The growing operation is a cash only business. Financial institutions will not allow marijuana growers to open accounts since they are federally chartered and cannabis is not legal at the federal level. The company agreed to pay rent that equals four times Cindi’s monthly mortgage payment. Most commercial property owners will not lease to a commercial cannabis cultivation business so they have to pay premium rent. Cindi easily leased another warehouse by the coliseum. I questioned Cindi’s decision to get involved with a cash only business since she’s had numerous IRS problems. Her lawyer and accountant advised her to form a second LLC for property management in order separate the rental cash from her special event décor business.

It was good to catch up with Cindi. Her boyfriend’s son is getting married this weekend. Guess who is providing the décor?

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It’s All About Choices

Trish called yesterday to fill me in on her date. She had a wonderful time on the nine hour date. She gave the guy a hug, but didn’t kiss him or invite him in, as she didn’t want the send to wrong message. He seems to be a really nice guy. He’s a twice divorced fifty-three year old with no children. He lives in an apartment and drives battered old car. The guy doesn’t make a lot of money leading hiking and snowshoeing trips. He seems to be happy but doesn’t have a lot to offer.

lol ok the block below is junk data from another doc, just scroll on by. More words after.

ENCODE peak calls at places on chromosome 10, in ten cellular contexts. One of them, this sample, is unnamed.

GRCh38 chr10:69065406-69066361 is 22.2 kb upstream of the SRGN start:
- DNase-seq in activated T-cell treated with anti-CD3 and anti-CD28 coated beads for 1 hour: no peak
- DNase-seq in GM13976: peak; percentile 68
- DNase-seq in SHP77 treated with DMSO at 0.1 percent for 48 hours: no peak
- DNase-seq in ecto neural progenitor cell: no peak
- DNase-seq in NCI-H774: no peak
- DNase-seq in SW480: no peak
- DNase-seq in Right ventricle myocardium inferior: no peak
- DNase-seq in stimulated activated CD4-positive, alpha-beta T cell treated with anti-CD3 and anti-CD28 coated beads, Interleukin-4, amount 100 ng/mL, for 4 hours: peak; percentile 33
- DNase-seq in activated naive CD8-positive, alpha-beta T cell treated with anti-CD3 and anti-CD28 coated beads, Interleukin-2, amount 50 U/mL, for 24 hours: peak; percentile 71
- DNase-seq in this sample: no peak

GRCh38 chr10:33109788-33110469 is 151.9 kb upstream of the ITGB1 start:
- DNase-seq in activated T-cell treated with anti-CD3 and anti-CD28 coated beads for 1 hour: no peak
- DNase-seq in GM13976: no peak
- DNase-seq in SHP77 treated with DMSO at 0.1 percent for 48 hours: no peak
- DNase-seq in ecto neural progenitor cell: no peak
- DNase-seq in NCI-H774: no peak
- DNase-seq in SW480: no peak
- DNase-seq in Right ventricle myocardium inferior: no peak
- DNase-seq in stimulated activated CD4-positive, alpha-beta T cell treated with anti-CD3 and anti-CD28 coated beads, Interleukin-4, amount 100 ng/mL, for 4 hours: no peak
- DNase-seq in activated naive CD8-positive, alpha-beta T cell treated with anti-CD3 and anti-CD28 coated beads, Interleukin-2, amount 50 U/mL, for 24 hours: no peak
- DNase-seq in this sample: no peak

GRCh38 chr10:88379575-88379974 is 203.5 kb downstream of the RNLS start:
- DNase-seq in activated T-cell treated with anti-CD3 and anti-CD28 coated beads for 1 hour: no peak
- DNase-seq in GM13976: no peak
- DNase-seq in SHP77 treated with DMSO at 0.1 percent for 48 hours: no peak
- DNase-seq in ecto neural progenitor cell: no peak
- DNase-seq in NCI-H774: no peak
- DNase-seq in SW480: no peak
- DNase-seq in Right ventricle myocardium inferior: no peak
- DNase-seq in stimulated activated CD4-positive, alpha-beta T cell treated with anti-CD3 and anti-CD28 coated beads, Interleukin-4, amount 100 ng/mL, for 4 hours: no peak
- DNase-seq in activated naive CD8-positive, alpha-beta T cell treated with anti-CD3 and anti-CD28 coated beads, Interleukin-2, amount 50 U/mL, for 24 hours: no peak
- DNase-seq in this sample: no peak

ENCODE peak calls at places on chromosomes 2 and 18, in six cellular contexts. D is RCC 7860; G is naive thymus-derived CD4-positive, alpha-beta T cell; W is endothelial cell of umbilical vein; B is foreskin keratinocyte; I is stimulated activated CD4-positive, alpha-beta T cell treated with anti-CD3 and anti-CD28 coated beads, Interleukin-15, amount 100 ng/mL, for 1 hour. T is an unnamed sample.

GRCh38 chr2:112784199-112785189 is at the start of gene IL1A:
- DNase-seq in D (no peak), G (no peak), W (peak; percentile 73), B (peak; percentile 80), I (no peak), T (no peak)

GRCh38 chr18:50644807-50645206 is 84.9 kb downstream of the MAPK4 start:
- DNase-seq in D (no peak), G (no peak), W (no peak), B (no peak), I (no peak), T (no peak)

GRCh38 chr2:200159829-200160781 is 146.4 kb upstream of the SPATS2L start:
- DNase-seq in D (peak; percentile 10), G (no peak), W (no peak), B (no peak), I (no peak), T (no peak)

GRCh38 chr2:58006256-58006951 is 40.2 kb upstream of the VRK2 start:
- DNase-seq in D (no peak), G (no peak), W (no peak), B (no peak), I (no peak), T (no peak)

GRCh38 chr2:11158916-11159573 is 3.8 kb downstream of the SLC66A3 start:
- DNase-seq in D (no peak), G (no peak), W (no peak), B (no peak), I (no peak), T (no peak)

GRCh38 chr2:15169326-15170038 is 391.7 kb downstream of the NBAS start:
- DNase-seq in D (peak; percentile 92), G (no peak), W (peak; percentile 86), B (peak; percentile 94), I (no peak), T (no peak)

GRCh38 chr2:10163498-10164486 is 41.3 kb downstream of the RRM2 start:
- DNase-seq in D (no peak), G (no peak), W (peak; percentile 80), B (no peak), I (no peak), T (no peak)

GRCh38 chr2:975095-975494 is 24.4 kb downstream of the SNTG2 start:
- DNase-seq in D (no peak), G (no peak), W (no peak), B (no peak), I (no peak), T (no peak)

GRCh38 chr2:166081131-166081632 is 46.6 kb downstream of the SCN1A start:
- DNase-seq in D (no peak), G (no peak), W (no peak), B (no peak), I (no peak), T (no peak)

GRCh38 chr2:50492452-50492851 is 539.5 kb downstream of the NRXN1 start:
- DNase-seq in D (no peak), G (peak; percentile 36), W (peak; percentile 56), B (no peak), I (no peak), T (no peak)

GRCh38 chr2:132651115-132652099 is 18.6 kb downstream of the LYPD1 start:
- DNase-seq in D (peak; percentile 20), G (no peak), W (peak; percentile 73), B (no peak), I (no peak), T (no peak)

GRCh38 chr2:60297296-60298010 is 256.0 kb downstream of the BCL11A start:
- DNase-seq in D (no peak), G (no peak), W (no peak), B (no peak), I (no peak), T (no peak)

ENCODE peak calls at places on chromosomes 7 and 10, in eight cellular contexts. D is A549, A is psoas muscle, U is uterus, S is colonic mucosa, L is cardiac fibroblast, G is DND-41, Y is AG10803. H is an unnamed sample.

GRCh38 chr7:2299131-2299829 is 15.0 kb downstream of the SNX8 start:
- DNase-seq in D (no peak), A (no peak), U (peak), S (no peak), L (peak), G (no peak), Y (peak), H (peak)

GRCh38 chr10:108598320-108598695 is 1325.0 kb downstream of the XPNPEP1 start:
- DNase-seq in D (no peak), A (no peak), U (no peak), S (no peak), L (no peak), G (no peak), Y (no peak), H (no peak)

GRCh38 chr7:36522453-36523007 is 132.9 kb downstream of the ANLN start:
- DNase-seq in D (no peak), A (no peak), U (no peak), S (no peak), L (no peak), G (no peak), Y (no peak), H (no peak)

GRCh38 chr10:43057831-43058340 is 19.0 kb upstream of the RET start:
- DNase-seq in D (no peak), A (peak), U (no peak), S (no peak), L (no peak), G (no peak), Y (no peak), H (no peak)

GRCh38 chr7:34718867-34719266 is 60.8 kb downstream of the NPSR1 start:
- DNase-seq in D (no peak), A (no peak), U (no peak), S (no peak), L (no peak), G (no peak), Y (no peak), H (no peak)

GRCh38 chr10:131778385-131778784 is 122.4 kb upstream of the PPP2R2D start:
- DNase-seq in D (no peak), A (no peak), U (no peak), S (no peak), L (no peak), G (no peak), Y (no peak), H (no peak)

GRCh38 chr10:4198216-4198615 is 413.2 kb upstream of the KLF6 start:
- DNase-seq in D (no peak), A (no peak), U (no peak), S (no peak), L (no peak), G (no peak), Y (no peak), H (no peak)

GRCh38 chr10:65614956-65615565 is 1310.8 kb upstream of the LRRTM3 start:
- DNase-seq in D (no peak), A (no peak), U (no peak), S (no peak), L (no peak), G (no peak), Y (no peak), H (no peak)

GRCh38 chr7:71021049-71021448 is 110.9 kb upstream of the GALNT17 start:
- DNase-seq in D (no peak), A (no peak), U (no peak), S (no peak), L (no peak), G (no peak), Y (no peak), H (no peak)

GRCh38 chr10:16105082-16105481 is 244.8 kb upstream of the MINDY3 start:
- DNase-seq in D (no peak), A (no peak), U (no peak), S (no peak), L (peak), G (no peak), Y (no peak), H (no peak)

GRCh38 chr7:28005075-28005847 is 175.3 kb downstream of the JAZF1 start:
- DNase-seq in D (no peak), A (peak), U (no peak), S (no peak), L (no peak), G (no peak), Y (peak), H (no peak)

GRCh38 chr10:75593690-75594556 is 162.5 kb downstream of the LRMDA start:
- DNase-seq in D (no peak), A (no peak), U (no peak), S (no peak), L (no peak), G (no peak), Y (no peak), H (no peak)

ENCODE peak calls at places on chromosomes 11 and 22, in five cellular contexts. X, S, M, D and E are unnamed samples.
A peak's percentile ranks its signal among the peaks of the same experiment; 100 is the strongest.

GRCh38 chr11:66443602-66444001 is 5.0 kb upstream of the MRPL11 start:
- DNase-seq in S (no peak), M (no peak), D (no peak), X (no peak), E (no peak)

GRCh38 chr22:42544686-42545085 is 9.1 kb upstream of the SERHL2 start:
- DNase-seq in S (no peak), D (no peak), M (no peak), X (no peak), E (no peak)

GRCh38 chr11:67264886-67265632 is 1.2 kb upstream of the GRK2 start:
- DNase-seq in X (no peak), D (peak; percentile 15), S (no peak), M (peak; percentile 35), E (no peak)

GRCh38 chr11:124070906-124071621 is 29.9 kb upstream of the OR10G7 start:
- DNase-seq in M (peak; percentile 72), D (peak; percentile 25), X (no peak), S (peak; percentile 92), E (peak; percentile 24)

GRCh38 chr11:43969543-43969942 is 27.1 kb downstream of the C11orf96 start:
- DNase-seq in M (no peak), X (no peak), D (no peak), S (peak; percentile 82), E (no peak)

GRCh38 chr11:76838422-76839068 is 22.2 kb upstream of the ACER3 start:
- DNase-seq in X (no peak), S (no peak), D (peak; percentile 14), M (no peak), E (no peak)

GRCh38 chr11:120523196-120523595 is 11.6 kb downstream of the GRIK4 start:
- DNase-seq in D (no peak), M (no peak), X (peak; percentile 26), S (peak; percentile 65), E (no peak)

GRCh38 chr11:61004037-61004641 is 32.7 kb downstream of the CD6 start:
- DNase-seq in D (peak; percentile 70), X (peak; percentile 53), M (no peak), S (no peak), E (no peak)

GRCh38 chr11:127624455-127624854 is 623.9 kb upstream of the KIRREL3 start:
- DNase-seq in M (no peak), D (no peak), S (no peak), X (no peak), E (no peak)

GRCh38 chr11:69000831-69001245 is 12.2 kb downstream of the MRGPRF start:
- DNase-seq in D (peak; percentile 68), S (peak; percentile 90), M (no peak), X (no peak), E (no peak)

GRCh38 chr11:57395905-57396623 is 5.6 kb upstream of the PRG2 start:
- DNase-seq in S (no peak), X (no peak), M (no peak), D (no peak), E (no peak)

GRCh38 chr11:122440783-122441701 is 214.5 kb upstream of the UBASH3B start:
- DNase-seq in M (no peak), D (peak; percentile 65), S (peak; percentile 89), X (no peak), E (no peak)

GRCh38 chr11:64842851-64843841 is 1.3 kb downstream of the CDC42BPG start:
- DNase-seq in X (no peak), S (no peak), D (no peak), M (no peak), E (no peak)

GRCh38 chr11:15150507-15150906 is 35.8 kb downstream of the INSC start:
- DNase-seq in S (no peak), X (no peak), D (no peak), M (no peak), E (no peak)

The guy chose an occupation that provides a lot of personal satisfaction but doesn’t provide a lot of disposable income. I, on the other hand, fell into the telecommunications industry through the introduction to a former girlfriend’s mother, who was the first female Vice President at the “phone company” in Missouri. I started at the bottom and worked my way up. I’ve held positions that I could master and paid well, but never provided any personal satisfaction. In other words, I sold my soul to the corporate devil for a big paycheck. I used my disposable income to provide a lot of extras, such as a decent house, travel, art and sporty cars. I also managed to accumulate sufficient retirement savings so I will not have to rely on a monthly social security check as a single source of retirement income.

So, who is better off? The guy who enjoyed his work years but ends up with nothing and will have to rely on a small retirement income, or, the guy who sold his soul to make money in the hope that one day he will be able to enjoy life, all day, every day? I’m not sure I have the answer. I hope I live long enough to find out.